A Visit with Amma the Hugging Saint

“You cannot taste the sweetness of honey by licking a piece of paper on which the word ‘honey’ has been written. Likewise, the principles described in the religious texts must be contemplated, meditated upon, and finally realized.” – Amma the “hugging” saint

On July 5, at 6:30 AM, I arrived at my church to pick up two dear friends, Laura and Elaine, for a ‘wacky adventure’ to the congested streets of Arlington, VA. We were going to visit Amma the Hindu “Hugging Saint” on her world tour (possibly her last), and had gotten up extra early to make sure that we were assured of a good place in line so that our efforts were not in vain. For various reasons, each of us really felt we needed our hug, and we didn’t want to be left out.

To be bluntly honest, I had never heard of Amma. Facebook (FACEBOOK!!!) advertised her to me repeatedly, and as a result, I became intrigued and ultimately interested in going. I am somewhat obsessed with spiritual experiences, books, movies, and the like, and am always looking for an opportunity to expand my awareness of cultures, world religions, and thought systems, so my becoming interested was not much of a stretch. And I love events. Hay House Publishing used to do events with their spiritual authors called I Can Do It! and Nancy and I drove to Atlanta for one years ago. When the Dalai Lama was in D.C. in 2010 for the Kalachakra, we were in attendance for a day. Nancy attended Pope Francis’s D.C. Mass, but Catholic U only had enough tickets for students and faculty, so I missed that one, but I wasn’t going to miss this! And that is why I was up at 4:45 AM on July 5, and picking up my friends at 6:30 AM.

Our drive up to Arlington was friendly and uneventful. Spitty rain and D.C. traffic slowed us a bit, but nothing serious. We arrived at the Marriott Crystal City just after 8 AM and struggled despairingly to find a parking space in their labyrinth of an underground parking garage, until keen-eyed Laura spied a solitary overlooked space behind a pole, boxed in by other cars, that may have been used by staff but bore no designated markings. We maneuvered the car into the hidden gem, struggled further to find the elevators, and finally, with some effort and agitation, found an escalator marked “Amma – this way” – and knew we had arrived.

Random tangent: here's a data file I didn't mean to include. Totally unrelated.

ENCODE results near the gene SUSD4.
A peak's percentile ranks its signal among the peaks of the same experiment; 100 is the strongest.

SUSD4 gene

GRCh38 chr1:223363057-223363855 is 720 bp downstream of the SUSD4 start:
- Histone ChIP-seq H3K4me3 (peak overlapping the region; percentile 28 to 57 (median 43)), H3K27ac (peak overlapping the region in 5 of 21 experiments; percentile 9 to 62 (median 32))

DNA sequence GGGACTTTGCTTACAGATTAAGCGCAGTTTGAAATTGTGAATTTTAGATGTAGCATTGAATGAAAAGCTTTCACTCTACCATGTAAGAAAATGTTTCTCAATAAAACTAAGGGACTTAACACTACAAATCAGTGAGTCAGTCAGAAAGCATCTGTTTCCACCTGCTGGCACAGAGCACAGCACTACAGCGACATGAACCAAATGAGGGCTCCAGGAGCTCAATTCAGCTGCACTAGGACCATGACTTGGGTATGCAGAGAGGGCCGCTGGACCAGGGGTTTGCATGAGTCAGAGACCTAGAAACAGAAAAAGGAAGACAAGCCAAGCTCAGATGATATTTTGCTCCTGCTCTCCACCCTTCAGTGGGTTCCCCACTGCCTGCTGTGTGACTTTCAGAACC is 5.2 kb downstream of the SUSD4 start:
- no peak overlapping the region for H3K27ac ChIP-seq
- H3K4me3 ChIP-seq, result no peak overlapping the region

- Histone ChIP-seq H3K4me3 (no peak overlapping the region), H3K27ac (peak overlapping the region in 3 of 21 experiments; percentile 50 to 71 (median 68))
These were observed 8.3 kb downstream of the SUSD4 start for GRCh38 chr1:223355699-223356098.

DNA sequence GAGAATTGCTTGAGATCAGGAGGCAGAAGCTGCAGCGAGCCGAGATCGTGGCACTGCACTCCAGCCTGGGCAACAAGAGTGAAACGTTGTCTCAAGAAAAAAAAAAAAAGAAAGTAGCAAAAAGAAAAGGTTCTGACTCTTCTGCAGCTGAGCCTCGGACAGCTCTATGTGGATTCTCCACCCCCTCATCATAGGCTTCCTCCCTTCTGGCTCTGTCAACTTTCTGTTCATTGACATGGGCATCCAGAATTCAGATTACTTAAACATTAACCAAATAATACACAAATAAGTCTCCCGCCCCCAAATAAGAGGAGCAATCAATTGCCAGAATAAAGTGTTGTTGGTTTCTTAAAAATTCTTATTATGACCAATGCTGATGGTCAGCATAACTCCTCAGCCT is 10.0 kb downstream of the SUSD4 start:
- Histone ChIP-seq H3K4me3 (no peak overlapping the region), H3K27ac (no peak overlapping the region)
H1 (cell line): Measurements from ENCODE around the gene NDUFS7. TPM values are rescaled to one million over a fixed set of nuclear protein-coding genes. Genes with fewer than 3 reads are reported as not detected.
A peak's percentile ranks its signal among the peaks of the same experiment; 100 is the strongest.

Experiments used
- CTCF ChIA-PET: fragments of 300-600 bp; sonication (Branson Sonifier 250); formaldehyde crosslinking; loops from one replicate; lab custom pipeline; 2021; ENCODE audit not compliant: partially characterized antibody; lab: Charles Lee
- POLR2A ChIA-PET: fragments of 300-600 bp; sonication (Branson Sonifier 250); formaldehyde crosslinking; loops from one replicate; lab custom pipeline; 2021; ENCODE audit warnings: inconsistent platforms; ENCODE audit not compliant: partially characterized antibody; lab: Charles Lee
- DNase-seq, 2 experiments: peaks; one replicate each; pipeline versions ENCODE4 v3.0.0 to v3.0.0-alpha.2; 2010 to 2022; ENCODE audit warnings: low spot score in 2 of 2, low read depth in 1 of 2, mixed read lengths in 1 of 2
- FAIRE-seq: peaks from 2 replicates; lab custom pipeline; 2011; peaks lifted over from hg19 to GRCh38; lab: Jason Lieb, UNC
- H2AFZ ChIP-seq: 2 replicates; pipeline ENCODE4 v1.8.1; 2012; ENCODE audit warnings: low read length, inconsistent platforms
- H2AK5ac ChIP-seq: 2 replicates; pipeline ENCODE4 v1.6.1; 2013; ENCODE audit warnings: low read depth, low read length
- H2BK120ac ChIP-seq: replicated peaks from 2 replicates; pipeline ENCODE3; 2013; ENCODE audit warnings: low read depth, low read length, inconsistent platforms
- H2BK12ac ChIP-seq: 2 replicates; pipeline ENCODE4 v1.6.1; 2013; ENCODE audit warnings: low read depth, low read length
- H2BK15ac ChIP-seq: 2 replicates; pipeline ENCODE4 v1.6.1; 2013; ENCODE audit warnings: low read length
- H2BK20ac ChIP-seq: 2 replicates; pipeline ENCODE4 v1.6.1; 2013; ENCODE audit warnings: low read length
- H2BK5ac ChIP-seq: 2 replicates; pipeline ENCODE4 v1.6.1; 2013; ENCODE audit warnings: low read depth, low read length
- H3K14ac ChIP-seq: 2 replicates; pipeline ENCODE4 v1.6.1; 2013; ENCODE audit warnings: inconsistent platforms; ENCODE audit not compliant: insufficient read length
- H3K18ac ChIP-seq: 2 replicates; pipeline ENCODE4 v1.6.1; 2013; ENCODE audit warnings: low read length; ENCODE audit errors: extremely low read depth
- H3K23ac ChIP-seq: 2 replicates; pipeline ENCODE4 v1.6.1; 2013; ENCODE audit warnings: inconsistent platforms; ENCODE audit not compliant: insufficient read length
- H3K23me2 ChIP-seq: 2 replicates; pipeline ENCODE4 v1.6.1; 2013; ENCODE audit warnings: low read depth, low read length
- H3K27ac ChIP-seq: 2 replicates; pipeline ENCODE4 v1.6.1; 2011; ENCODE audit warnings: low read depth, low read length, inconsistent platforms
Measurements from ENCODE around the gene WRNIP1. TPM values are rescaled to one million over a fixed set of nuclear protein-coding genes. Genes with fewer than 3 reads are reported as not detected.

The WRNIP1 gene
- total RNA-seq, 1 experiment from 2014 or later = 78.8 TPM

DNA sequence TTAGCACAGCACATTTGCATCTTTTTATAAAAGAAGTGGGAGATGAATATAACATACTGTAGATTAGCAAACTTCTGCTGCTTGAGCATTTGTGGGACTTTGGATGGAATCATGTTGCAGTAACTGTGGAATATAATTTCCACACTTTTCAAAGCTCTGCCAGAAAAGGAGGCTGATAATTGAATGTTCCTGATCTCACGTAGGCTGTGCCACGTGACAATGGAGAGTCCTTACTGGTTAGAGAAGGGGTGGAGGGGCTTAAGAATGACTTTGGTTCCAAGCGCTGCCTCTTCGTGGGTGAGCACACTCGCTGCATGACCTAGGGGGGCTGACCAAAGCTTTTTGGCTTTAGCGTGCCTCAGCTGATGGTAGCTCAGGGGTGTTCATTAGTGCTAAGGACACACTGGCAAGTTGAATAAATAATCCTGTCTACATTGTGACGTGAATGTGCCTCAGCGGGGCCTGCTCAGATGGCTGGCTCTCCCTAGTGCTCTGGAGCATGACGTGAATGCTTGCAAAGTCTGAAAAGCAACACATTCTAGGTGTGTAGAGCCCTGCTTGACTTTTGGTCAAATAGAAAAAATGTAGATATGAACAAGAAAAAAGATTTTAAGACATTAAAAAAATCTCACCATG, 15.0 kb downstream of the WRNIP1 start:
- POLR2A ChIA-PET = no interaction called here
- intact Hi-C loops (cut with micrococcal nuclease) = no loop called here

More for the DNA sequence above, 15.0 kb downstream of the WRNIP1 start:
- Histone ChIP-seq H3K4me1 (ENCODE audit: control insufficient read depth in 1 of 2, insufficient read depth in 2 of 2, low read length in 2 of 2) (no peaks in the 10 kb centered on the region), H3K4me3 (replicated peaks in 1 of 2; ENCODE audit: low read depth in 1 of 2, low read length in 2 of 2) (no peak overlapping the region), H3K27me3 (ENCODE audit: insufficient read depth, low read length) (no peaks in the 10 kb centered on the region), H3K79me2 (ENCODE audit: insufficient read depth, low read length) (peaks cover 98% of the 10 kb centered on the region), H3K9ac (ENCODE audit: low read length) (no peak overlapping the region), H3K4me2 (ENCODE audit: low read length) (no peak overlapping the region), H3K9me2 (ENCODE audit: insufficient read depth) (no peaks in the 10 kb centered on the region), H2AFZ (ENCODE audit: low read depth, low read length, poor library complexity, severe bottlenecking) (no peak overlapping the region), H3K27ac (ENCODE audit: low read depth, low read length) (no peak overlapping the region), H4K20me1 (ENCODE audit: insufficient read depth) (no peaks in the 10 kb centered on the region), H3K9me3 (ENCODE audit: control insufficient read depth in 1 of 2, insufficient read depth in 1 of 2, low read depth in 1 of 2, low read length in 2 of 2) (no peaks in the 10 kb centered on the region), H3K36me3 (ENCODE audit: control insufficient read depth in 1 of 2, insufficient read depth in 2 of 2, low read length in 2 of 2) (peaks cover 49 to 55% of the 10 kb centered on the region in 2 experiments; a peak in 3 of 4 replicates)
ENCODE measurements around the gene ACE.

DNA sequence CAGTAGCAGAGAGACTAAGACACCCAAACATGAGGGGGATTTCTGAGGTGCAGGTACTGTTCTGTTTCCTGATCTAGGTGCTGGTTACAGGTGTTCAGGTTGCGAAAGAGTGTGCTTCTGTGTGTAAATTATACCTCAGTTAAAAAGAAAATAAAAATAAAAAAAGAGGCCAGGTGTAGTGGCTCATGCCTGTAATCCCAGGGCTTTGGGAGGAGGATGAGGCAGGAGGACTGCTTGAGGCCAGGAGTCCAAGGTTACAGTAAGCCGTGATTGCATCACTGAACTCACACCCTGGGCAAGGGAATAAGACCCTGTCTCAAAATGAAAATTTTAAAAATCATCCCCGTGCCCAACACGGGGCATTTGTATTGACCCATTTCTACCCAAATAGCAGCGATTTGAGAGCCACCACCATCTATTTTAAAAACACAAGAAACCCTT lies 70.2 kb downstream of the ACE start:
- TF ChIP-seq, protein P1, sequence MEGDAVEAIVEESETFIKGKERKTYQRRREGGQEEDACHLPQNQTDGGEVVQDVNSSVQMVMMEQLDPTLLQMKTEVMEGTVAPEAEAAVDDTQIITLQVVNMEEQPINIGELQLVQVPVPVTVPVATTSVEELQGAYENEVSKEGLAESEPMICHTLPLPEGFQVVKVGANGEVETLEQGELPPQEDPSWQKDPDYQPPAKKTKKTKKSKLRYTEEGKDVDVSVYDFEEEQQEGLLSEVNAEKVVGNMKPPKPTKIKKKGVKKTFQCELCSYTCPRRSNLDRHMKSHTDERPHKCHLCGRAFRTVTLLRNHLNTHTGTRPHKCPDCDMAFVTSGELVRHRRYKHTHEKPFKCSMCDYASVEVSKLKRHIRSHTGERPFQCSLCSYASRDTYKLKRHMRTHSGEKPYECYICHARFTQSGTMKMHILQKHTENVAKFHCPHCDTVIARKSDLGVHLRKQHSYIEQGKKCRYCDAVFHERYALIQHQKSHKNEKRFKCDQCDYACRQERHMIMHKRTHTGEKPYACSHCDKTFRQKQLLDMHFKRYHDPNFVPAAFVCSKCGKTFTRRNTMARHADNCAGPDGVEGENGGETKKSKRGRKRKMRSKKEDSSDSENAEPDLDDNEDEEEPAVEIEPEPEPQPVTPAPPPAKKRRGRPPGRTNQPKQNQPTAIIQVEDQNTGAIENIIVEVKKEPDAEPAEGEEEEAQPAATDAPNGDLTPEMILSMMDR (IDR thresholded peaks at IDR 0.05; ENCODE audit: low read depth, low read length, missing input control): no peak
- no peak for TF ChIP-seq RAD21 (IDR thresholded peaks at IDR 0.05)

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Amma the “Hugging Saint” Image courtesy of Pintarest; no copyright info available

The next unexpected hurdle in our spiritual odyssey occurred almost immediately as we were confronted with hotel security bearing the Peanuts-gang-like message of “No Dogs Allowed” in variously hushed if vehement tones. My one friend, Elaine, had brought her licensed therapy dog along (a choice she had made after exhaustingly researching Amma’s website and deeming it acceptable), but Amma’s people had apparently not communicated their desires to the hotel management, the result being a serious conflict of protocol. I’m not going to dwell on this incident further out of discretion and respect for my friend, but suffice it to say, Elaine was wholly in the right, justice prevailed, a beautiful person named Victoria became the dog’s best friend (and ours) for the next few hours, and the Marriott needs to seriously rethink its customer service. For my part, I watched my friend repeatedly attempt to resolve the matter with Herculean strength, grace, and some frazzled charm, and my respect for her grew immensely as she fiercely protected her legal rights and those of her little charge. No adventure occurs without obstacles. But back to Amma.